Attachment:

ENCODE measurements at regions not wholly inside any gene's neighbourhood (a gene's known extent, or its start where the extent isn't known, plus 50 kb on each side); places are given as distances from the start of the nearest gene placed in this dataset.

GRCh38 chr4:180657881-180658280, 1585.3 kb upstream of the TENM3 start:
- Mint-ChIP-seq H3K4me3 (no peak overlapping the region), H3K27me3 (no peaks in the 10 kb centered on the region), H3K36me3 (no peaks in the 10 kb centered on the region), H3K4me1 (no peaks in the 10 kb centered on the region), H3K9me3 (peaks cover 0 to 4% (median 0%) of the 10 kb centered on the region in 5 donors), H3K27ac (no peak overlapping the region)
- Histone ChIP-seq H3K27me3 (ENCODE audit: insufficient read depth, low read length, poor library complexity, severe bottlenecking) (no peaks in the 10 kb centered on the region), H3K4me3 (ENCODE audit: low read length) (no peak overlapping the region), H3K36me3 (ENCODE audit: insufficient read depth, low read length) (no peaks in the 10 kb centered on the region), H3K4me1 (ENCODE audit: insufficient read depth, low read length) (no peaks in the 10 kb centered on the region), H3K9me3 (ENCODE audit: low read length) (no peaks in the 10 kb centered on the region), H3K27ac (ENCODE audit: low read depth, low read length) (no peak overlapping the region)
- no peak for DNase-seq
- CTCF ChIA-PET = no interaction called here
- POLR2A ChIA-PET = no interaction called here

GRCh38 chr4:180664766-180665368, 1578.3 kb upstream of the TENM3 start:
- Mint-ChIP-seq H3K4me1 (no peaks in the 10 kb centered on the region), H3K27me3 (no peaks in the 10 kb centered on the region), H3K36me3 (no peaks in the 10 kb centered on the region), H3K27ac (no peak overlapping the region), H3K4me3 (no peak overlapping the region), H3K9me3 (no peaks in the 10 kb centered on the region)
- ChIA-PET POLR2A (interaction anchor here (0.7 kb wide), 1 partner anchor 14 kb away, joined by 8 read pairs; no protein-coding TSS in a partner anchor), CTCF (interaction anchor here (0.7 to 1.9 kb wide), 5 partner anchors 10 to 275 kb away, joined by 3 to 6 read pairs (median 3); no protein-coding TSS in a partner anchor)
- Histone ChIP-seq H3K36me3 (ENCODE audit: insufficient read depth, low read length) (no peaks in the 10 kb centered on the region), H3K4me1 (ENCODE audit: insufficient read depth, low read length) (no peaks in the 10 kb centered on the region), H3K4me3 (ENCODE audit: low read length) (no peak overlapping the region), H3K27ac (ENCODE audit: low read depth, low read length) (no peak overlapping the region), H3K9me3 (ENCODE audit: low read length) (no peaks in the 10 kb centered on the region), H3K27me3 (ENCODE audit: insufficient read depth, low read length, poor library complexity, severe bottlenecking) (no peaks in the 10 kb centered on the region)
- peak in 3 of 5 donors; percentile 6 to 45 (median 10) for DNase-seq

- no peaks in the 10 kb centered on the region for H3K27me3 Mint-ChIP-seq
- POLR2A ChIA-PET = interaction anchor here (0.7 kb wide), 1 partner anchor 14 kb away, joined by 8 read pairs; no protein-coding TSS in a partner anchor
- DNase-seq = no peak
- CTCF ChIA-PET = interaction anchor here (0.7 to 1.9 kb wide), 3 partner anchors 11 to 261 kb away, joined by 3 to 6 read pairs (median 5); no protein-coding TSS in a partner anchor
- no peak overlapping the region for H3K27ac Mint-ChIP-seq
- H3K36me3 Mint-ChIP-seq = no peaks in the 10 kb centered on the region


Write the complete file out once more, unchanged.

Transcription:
ENCODE measurements at regions not wholly inside any gene's neighbourhood (a gene's known extent, or its start where the extent isn't known, plus 50 kb on each side); places are given as distances from the start of the nearest gene placed in this dataset.

GRCh38 chr4:180657881-180658280, 1585.3 kb upstream of the TENM3 start:
- Mint-ChIP-seq H3K4me3 (no peak overlapping the region), H3K27me3 (no peaks in the 10 kb centered on the region), H3K36me3 (no peaks in the 10 kb centered on the region), H3K4me1 (no peaks in the 10 kb centered on the region), H3K9me3 (peaks cover 0 to 4% (median 0%) of the 10 kb centered on the region in 5 donors), H3K27ac (no peak overlapping the region)
- Histone ChIP-seq H3K27me3 (ENCODE audit: insufficient read depth, low read length, poor library complexity, severe bottlenecking) (no peaks in the 10 kb centered on the region), H3K4me3 (ENCODE audit: low read length) (no peak overlapping the region), H3K36me3 (ENCODE audit: insufficient read depth, low read length) (no peaks in the 10 kb centered on the region), H3K4me1 (ENCODE audit: insufficient read depth, low read length) (no peaks in the 10 kb centered on the region), H3K9me3 (ENCODE audit: low read length) (no peaks in the 10 kb centered on the region), H3K27ac (ENCODE audit: low read depth, low read length) (no peak overlapping the region)
- no peak for DNase-seq
- CTCF ChIA-PET = no interaction called here
- POLR2A ChIA-PET = no interaction called here

GRCh38 chr4:180664766-180665368, 1578.3 kb upstream of the TENM3 start:
- Mint-ChIP-seq H3K4me1 (no peaks in the 10 kb centered on the region), H3K27me3 (no peaks in the 10 kb centered on the region), H3K36me3 (no peaks in the 10 kb centered on the region), H3K27ac (no peak overlapping the region), H3K4me3 (no peak overlapping the region), H3K9me3 (no peaks in the 10 kb centered on the region)
- ChIA-PET POLR2A (interaction anchor here (0.7 kb wide), 1 partner anchor 14 kb away, joined by 8 read pairs; no protein-coding TSS in a partner anchor), CTCF (interaction anchor here (0.7 to 1.9 kb wide), 5 partner anchors 10 to 275 kb away, joined by 3 to 6 read pairs (median 3); no protein-coding TSS in a partner anchor)
- Histone ChIP-seq H3K36me3 (ENCODE audit: insufficient read depth, low read length) (no peaks in the 10 kb centered on the region), H3K4me1 (ENCODE audit: insufficient read depth, low read length) (no peaks in the 10 kb centered on the region), H3K4me3 (ENCODE audit: low read length) (no peak overlapping the region), H3K27ac (ENCODE audit: low read depth, low read length) (no peak overlapping the region), H3K9me3 (ENCODE audit: low read length) (no peaks in the 10 kb centered on the region), H3K27me3 (ENCODE audit: insufficient read depth, low read length, poor library complexity, severe bottlenecking) (no peaks in the 10 kb centered on the region)
- peak in 3 of 5 donors; percentile 6 to 45 (median 10) for DNase-seq

- no peaks in the 10 kb centered on the region for H3K27me3 Mint-ChIP-seq
- POLR2A ChIA-PET = interaction anchor here (0.7 kb wide), 1 partner anchor 14 kb away, joined by 8 read pairs; no protein-coding TSS in a partner anchor
- DNase-seq = no peak
- CTCF ChIA-PET = interaction anchor here (0.7 to 1.9 kb wide), 3 partner anchors 11 to 261 kb away, joined by 3 to 6 read pairs (median 5); no protein-coding TSS in a partner anchor
- no peak overlapping the region for H3K27ac Mint-ChIP-seq
- H3K36me3 Mint-ChIP-seq = no peaks in the 10 kb centered on the region